“That’s a broken system,” he said. “As much as I’m happy that the money is there.”
The mayor expressed concern that “we put money into a bathroom in the downtown in last year’s budget.” He asked, “Why don’t we have a bathroom in the downtown?
“I know the answer,” he said. “Because no one wants it where they are and that’s the problem. We complain about defecation and then we say, ‘Don’t put a bathroom near where I am.’ That’s unacceptable.”
He continued: “We put money into it. We decided to do that. That frustrates me.”
He added, “I don’t want people defecating, it’s inhuman to have to defecate out in the open. Do we think people choose that to anger business owners?
“People don’t want to live that way, but if we drive them to live that way, they will, so let’s get the bathroom built,” he said.
So for Mayor Robb Davis, the first steps here could be taken outside of an ordinance. He suggested to build a bathroom and find a place for possessions.
The ordinance would simply allow for unattended possessions to be confiscated, but the council members seem to all realize that there need to be alternatives.
Councilmember Rochelle Swanson, for example, stated, “We’ve danced around the subject of lockers for a long time. I’d like to see that come back.”
The mayor believes that they already have the resources to do all of this. He said, “We’ve already dealt with a number of the issues that are here.”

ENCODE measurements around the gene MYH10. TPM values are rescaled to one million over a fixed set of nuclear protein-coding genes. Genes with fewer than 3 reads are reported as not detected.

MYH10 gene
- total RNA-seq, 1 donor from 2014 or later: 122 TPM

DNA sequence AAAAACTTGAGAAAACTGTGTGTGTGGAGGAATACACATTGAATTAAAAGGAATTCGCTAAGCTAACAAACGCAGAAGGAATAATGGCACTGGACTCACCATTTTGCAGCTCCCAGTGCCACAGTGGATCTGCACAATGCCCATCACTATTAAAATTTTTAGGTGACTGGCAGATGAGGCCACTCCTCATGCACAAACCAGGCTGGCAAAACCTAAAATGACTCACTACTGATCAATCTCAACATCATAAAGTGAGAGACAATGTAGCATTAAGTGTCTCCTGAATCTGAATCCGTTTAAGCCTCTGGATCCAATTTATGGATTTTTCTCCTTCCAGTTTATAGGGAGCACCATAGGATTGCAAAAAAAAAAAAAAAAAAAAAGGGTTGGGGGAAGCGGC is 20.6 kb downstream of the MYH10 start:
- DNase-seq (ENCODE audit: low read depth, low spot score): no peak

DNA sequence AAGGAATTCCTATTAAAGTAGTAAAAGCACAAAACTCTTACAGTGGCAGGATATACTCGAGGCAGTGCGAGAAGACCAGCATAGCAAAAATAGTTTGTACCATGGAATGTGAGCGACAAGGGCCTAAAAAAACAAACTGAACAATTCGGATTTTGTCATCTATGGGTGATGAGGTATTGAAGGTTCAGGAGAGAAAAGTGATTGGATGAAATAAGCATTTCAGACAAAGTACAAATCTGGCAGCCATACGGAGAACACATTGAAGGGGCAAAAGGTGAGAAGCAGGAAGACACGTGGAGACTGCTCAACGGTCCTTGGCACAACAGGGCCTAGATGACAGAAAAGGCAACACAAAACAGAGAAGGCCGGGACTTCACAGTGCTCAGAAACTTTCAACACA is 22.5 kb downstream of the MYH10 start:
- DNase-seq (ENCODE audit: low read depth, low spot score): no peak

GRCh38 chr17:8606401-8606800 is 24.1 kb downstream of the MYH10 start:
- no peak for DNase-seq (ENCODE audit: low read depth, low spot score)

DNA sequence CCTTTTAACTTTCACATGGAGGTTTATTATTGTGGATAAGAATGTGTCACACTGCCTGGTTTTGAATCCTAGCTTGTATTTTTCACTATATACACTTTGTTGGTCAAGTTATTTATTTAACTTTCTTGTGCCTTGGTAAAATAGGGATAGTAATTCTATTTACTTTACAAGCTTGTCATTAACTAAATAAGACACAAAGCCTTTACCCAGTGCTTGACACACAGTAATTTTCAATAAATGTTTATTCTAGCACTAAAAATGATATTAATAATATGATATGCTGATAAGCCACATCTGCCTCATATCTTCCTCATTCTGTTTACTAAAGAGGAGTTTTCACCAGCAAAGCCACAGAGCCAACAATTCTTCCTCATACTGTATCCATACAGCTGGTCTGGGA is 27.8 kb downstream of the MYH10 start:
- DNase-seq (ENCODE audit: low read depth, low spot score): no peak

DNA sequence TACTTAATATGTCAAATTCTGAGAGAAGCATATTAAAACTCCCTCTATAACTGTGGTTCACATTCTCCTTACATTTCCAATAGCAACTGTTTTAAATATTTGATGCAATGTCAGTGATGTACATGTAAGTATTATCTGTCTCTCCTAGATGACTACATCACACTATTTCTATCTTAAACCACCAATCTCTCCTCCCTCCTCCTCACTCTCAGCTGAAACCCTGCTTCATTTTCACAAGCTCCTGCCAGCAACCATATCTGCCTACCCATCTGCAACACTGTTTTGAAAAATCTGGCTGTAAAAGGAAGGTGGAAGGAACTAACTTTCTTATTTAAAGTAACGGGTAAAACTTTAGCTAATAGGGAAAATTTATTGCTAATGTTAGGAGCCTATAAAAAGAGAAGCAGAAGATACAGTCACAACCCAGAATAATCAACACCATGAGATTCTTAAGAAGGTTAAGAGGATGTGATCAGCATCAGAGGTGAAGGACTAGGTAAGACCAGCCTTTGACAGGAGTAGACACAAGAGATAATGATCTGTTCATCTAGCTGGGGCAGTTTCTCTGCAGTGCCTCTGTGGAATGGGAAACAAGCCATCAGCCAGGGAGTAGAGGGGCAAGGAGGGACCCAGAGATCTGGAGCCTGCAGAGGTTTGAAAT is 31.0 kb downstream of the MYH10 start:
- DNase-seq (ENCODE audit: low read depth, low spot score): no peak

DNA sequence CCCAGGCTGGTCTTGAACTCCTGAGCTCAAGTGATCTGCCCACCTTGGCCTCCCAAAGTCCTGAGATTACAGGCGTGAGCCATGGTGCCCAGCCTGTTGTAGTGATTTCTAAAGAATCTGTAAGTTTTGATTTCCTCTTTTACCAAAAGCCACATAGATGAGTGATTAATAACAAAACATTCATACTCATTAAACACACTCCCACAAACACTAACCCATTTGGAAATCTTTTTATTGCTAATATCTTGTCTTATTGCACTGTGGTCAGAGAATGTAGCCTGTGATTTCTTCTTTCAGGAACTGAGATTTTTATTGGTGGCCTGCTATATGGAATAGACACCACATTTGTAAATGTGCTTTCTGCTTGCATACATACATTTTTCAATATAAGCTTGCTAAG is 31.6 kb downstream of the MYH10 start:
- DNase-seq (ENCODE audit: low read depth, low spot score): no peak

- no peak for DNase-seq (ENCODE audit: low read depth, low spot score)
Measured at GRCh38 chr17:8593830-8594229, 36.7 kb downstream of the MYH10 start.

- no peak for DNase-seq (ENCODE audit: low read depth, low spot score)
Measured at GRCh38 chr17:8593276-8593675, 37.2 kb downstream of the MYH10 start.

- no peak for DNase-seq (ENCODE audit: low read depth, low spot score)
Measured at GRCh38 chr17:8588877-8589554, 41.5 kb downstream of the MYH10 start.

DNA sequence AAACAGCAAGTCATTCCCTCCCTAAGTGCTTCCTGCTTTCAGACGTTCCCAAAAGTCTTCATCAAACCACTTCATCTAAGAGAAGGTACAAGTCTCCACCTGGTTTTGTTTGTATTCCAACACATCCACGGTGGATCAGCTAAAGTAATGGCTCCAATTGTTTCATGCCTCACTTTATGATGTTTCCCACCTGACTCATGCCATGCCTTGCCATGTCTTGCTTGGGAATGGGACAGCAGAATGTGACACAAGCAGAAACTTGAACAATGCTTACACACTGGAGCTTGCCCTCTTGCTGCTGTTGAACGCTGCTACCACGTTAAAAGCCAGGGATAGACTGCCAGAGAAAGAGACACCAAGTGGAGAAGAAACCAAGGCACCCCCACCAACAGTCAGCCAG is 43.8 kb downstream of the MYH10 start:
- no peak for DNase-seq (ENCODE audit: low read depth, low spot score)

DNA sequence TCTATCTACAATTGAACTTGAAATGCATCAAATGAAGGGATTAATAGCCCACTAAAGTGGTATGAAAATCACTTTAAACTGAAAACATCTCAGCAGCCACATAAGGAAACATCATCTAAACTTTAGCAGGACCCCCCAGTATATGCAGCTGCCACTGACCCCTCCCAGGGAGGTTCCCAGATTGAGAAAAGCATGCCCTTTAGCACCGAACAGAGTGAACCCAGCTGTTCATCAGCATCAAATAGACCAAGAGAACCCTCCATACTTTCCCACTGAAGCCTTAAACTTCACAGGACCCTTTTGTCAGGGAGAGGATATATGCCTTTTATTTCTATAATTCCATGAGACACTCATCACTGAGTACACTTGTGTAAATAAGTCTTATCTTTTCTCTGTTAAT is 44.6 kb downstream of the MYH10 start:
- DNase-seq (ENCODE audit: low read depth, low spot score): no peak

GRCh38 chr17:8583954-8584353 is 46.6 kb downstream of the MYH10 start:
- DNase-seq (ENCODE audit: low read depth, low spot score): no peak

But he added, “I want us to talk about prevention, I don’t want us to criminalize behavior.”
Not only will he not support the ordinance, he also said he won’t support the language of the ordinance.
For example, it says, “Whereas, the City Council finds that an increase in aggressive conduct throughout the City has become unsafe, disturbing and disruptive to residents and businesses and has contributed not only to the loss of access to and enjoyment of places open to the public, but has also created an enhanced sense of intimidation, disorder, fear and harmful conduct.”
He said, “What we need to say is whereas we understand that there (are) untreated mental health problems, that there (are) addiction problems, that there is trauma in people’s lives – those things lead a limited number of people to engage in behavior that is potentially unsafe. That’s what we need to be whereasing.”
From our standpoint it seems like there are a lot of resources at the disposal of the council that were not in existence when this issue came up a year ago. Grant money has been received for services. The city added the homeless coordinator. The city will be looking for money for housing and additional wraparound services.
If you can deal with issues of prevention, deal with issues of private property (which does create a nuisance), and provide restrooms (which again creates a different kind of nuisance), a lot of the concerns might be eliminated.
All of that should be implemented first. And then, if there is a still a problem, a more limited ordinance could be considered.
—David M. Greenwald reporting